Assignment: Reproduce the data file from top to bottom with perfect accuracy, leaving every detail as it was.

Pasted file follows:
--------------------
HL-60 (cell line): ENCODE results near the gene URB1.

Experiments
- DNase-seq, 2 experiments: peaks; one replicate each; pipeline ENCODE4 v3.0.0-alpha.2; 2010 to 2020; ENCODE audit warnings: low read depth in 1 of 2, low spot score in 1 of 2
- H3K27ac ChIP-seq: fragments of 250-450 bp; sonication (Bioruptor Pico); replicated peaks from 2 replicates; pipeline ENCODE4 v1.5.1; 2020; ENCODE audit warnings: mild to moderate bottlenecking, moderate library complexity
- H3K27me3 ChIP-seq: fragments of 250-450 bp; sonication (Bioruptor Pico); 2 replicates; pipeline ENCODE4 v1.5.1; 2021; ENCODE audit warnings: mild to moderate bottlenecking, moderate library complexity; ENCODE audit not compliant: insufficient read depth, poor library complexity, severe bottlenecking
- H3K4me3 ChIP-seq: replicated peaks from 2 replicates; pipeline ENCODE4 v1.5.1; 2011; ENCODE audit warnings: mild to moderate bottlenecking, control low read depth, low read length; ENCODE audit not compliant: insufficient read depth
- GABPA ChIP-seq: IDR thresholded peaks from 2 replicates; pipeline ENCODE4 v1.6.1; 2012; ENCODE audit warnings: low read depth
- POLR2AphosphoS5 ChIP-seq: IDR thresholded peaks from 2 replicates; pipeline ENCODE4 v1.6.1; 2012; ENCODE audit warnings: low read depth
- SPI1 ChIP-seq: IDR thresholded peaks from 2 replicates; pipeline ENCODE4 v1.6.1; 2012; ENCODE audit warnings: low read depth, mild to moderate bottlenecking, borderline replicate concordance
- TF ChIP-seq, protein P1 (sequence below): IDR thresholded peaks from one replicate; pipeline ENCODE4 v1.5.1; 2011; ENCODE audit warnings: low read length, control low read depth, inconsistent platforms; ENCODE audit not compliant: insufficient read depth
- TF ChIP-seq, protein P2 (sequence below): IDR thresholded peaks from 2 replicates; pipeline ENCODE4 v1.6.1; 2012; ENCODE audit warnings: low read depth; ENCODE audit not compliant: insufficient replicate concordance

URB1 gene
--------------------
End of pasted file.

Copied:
HL-60 (cell line): ENCODE results near the gene URB1.

Experiments
- DNase-seq, 2 experiments: peaks; one replicate each; pipeline ENCODE4 v3.0.0-alpha.2; 2010 to 2020; ENCODE audit warnings: low read depth in 1 of 2, low spot score in 1 of 2
- H3K27ac ChIP-seq: fragments of 250-450 bp; sonication (Bioruptor Pico); replicated peaks from 2 replicates; pipeline ENCODE4 v1.5.1; 2020; ENCODE audit warnings: mild to moderate bottlenecking, moderate library complexity
- H3K27me3 ChIP-seq: fragments of 250-450 bp; sonication (Bioruptor Pico); 2 replicates; pipeline ENCODE4 v1.5.1; 2021; ENCODE audit warnings: mild to moderate bottlenecking, moderate library complexity; ENCODE audit not compliant: insufficient read depth, poor library complexity, severe bottlenecking
- H3K4me3 ChIP-seq: replicated peaks from 2 replicates; pipeline ENCODE4 v1.5.1; 2011; ENCODE audit warnings: mild to moderate bottlenecking, control low read depth, low read length; ENCODE audit not compliant: insufficient read depth
- GABPA ChIP-seq: IDR thresholded peaks from 2 replicates; pipeline ENCODE4 v1.6.1; 2012; ENCODE audit warnings: low read depth
- POLR2AphosphoS5 ChIP-seq: IDR thresholded peaks from 2 replicates; pipeline ENCODE4 v1.6.1; 2012; ENCODE audit warnings: low read depth
- SPI1 ChIP-seq: IDR thresholded peaks from 2 replicates; pipeline ENCODE4 v1.6.1; 2012; ENCODE audit warnings: low read depth, mild to moderate bottlenecking, borderline replicate concordance
- TF ChIP-seq, protein P1 (sequence below): IDR thresholded peaks from one replicate; pipeline ENCODE4 v1.5.1; 2011; ENCODE audit warnings: low read length, control low read depth, inconsistent platforms; ENCODE audit not compliant: insufficient read depth
- TF ChIP-seq, protein P2 (sequence below): IDR thresholded peaks from 2 replicates; pipeline ENCODE4 v1.6.1; 2012; ENCODE audit warnings: low read depth; ENCODE audit not compliant: insufficient replicate concordance

URB1 gene